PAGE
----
I have been writing for a while now. I am using “writing” loosely to cover all of the times I pretended to type very important letters on the type writer in Victoria. The letters were incoherent of course. I was more interested in making the machine work hard by pushing every button as fast as I could.
I started my first big girl journal after sneaking into my older sister’s room and reading hers. CJ was so cool and I wanted to be just like her. So I took out a notebook and started writing. The older I got, the more complicated everything became and the more I had to write. I look through the early journals often when I go home. Mainly to see how many times Dawson’s Creek made me cry or when exactly I developed my thirst for expletives.
In high school I perfected the art of writing letters that I would never send. I would write them on airplanes and hide them in boxes or behind pictures of the person they were meant for. The most notorious letter I ever wrote was the one I planted in Jason’s dresser drawer. We had left on such bad terms, so instead of talking to him face to face, I wrote a long letter, in pen on white printer paper, and dropped it in his drawer when no one was looking. We’ve never talked about it.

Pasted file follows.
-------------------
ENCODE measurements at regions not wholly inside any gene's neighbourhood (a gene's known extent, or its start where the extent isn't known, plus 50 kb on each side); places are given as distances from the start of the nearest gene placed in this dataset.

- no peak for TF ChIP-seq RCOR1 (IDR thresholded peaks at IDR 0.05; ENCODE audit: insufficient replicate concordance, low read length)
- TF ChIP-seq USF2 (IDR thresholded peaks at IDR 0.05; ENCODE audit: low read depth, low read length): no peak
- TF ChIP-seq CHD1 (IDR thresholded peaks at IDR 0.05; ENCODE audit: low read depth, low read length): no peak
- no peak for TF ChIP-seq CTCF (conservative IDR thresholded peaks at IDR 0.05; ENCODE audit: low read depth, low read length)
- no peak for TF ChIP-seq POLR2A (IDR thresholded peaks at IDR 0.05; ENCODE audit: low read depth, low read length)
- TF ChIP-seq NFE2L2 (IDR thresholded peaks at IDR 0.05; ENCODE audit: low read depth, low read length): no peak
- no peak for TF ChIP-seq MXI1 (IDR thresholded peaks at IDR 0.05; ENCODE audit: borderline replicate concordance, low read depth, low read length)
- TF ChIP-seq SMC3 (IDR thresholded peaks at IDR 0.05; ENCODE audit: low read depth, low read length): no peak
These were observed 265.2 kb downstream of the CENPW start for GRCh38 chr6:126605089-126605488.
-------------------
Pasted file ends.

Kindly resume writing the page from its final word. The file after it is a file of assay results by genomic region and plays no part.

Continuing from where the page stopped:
I skipped the part in this story about how I would write to God. Just thought you should know that.
I love my handwriting. That is why I write. But please do not think that I like writing. I hate writing. There are very few things in my life that make me want to hide under the covers in protest and writing anything is one of them. It makes me confused and frustrated. I start, stop, reread, start again, stop again, ext ext. It is not a fluid process, at least not for me. I still do not know when to use commas properly and only remember what a conjunction does because of School House Rock. Writing implies a precision, a cohesion, an attention and a skill that like Joan Didion never found with intellectual ideas, I have never found with writing.
But the process, the brain to hand, the hand to pen, pen to paper process is most satisfying. I like the way my handwriting changes with my moods, with the urgency of my thoughts, or with different types of utensils. At this point in time, my choice instrument is the Pilot G-2 retractable black ball point pen. This gel roller really allows my hand to keep up with my mind, making sure the minimum amount of thoughts are left behind in the extraction process.
There is nothing like running your hand over the indentions on the back of a piece of notebook paper or signing your signature on the dotted line. I spent many long hours working on finding the perfect blend of cursive and print, which only became a constant four years ago.
Things that I hand wrote were the very first images I made.